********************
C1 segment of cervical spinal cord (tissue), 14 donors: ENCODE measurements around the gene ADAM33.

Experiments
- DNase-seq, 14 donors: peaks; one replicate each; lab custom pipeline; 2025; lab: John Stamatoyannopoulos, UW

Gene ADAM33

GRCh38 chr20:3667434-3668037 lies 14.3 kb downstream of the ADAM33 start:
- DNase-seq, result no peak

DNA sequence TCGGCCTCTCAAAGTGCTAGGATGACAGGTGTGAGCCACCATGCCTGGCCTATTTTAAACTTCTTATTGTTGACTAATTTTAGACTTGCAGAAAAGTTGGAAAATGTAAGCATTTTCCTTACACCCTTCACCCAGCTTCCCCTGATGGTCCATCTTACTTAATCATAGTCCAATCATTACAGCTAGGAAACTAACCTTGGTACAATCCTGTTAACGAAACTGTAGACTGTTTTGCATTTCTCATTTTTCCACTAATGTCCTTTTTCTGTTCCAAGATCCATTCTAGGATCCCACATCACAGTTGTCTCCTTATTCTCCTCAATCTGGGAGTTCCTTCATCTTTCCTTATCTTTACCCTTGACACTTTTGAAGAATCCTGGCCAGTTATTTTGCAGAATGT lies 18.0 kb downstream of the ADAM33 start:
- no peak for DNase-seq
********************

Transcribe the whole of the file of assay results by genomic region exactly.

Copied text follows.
C1 segment of cervical spinal cord (tissue), 14 donors: ENCODE measurements around the gene ADAM33.

Experiments
- DNase-seq, 14 donors: peaks; one replicate each; lab custom pipeline; 2025; lab: John Stamatoyannopoulos, UW

Gene ADAM33

GRCh38 chr20:3667434-3668037 lies 14.3 kb downstream of the ADAM33 start:
- DNase-seq, result no peak

DNA sequence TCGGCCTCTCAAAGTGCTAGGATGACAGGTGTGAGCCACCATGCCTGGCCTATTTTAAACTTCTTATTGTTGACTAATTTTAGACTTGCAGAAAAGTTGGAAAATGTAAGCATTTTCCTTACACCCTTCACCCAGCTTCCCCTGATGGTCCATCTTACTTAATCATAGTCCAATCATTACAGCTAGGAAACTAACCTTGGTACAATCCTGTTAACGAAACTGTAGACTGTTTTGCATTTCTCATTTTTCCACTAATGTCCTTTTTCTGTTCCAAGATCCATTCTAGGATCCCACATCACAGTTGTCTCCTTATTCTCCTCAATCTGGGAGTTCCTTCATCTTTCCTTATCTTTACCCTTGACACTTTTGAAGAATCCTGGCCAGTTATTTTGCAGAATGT lies 18.0 kb downstream of the ADAM33 start:
- no peak for DNase-seq